The first thing the team may ask you to do is to complete a self-assessment on their website. This will be used to prioritise your case. You may like to get some help with this from a carers support group. In any case, keep a copy of any self-assessments as you are likely to be asked the same questions over again during a phone call and in any follow-up meetings (very tedious, they aim to prevent unnecessary public expenditure).
There will be similar support from other county LA’s too, but it’s worth looking them up or asking your local carer support groups to point you in the right direction, as care provision is often organised and managed differently county to county.
There’s a lot of other support out there if you can set aside time to look for it. Try charity, support or volunteer organisations like Carers UK, Age UK, Alzheimer’s Society or Achieve Together (Hearing Loss). They sometimes have contracts with the LA for helping carers. For example, Carers Bucks have an emergency fund for cases of extreme stress or family crisis, which they can deploy if a carer breaks a leg and is struggling to prepare food for themselves and their loved one.
Smaller local social clubs, charities and groups can also be great support, do you know of any nearby?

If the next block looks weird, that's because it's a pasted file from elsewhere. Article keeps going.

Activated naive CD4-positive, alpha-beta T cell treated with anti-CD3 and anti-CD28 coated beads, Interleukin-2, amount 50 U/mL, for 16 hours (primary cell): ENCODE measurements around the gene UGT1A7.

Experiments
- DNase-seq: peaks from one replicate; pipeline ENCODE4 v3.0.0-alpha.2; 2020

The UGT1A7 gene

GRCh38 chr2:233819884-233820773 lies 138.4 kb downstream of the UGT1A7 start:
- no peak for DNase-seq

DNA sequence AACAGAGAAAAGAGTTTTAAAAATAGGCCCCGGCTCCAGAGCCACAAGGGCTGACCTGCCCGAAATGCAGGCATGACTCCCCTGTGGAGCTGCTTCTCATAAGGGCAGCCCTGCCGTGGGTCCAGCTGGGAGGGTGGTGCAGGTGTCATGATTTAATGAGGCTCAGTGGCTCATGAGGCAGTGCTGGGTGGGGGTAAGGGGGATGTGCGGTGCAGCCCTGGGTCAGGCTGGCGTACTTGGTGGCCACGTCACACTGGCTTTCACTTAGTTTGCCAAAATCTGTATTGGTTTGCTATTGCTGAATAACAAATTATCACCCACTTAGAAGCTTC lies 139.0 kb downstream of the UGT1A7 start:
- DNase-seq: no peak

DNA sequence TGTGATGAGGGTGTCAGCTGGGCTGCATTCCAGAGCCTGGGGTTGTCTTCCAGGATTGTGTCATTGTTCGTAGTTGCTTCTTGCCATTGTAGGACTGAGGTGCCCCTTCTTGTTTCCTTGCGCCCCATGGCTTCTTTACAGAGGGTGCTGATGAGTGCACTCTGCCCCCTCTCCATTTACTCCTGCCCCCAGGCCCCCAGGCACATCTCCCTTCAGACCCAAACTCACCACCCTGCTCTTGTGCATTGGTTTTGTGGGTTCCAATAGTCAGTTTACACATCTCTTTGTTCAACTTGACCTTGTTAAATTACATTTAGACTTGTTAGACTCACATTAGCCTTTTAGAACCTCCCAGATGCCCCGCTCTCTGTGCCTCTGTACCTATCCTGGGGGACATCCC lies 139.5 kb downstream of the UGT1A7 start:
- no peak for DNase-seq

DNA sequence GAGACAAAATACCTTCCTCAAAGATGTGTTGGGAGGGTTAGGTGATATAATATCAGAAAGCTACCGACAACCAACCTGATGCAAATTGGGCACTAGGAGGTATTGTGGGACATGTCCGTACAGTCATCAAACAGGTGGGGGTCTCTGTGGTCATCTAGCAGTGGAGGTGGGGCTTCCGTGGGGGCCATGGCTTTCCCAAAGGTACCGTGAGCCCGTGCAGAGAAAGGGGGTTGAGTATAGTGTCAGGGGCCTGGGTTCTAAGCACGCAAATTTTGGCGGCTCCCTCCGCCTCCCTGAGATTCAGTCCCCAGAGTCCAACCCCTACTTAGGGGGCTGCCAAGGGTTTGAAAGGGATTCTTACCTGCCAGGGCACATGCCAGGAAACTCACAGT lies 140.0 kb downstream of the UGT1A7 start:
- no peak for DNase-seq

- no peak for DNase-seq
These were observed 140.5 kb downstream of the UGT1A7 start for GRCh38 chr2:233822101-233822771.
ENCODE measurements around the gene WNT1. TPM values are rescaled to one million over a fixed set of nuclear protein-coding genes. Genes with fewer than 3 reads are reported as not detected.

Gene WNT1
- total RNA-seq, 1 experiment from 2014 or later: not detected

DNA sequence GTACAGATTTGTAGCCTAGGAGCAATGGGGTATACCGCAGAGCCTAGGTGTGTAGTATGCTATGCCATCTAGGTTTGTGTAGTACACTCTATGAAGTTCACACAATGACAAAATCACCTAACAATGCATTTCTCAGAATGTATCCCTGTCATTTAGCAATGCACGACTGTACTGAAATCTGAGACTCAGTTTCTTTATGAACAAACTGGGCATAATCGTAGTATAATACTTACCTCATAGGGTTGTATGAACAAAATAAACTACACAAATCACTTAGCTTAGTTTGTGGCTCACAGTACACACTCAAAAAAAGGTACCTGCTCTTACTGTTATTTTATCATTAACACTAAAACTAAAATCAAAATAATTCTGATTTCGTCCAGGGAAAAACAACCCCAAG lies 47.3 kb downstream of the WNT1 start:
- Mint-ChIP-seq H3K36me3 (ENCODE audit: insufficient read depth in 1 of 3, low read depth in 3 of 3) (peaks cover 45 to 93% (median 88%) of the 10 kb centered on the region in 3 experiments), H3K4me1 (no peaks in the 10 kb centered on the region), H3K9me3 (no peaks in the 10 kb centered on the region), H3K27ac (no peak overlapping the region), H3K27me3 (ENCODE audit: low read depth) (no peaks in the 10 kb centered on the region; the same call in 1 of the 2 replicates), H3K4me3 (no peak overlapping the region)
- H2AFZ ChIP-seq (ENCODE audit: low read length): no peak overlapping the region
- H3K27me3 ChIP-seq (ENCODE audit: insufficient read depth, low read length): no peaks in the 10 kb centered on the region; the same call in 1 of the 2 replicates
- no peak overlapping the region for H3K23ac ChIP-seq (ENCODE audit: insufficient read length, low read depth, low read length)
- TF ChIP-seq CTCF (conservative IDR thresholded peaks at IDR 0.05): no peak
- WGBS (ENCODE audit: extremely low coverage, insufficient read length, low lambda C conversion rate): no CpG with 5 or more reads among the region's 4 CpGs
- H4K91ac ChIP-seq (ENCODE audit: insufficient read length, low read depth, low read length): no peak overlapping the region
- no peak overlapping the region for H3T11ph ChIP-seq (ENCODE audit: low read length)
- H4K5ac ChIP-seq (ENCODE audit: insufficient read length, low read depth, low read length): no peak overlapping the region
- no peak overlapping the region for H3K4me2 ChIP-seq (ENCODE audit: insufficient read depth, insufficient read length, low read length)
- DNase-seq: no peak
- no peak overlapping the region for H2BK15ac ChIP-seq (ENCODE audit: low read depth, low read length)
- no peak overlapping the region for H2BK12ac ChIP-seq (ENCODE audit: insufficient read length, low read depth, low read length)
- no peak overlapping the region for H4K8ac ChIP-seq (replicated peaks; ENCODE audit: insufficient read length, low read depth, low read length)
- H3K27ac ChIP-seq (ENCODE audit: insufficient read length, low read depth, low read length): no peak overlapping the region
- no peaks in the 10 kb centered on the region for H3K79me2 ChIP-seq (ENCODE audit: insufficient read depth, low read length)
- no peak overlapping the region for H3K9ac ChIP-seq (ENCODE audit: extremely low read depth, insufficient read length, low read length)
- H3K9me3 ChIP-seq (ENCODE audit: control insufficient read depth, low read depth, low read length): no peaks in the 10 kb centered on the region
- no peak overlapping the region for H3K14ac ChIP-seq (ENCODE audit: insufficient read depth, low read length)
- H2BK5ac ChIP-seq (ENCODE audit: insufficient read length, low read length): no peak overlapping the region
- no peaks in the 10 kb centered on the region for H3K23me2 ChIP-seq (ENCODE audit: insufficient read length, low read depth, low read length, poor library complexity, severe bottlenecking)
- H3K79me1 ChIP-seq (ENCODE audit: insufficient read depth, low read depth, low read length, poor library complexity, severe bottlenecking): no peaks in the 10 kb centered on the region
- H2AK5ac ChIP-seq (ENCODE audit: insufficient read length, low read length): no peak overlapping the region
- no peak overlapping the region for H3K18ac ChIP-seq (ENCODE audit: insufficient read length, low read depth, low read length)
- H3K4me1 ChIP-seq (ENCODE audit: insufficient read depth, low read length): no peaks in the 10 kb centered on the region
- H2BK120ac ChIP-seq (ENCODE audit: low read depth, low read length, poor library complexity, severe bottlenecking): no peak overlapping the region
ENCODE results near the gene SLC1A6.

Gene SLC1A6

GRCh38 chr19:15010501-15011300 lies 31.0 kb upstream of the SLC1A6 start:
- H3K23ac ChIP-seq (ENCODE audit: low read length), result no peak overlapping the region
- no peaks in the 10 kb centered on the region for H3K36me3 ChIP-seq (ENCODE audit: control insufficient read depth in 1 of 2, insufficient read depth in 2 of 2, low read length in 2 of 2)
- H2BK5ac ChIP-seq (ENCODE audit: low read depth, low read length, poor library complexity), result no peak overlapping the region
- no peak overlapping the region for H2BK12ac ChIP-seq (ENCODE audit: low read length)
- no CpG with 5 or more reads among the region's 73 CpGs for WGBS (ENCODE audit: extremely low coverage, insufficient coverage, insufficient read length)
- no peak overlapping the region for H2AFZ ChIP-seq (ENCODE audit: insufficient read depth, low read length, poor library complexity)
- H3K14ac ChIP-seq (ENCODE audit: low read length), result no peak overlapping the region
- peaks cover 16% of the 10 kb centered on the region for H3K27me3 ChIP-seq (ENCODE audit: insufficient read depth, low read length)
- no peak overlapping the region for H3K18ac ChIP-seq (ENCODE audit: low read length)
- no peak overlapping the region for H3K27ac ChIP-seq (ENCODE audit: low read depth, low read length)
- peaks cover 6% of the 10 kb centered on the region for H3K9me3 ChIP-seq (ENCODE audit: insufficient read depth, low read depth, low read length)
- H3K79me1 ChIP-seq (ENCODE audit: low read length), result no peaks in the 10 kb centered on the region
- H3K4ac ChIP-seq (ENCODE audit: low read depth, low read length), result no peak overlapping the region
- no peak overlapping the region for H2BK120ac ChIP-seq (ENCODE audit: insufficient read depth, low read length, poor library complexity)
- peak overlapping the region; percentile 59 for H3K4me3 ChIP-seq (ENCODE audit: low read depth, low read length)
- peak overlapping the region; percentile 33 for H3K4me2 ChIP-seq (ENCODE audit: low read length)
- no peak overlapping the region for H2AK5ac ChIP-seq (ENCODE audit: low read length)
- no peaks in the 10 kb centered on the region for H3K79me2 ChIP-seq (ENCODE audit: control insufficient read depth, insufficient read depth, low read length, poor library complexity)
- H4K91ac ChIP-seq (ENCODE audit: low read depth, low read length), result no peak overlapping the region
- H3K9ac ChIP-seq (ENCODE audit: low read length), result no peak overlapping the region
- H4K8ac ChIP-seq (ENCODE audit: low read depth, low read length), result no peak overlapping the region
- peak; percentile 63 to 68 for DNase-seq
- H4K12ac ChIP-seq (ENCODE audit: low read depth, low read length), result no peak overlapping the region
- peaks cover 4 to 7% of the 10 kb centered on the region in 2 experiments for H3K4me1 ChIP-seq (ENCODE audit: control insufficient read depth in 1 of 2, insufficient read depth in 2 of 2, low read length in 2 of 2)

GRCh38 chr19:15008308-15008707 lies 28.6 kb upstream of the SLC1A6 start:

It’s worth noting that currently (and maddeningly), an LA’s health care team and social care team are unable to talk to each other easily. So, if you live in Bucks for example, social care is provided by Bucks County Council and health-related care is always accessed through the GP (whichever county your elder’s GP is in).
I outline the potential additional (and free) help available here, from local health services.
If your elder has the means and would rather not rely on adult social care, there are an increasing number of private enterprises that can help. I’ll cover these options in more detail in a future blog post. Don’t rule out the very real support and help you gain from joining a carers group (local meetings or on social media).
Finally, while this post attempts to accurately summarise the routes to accessing public-funded social care, it’s no substitute for speaking to the experts at your LA. They will have the final say.
Good luck and let me know how it goes.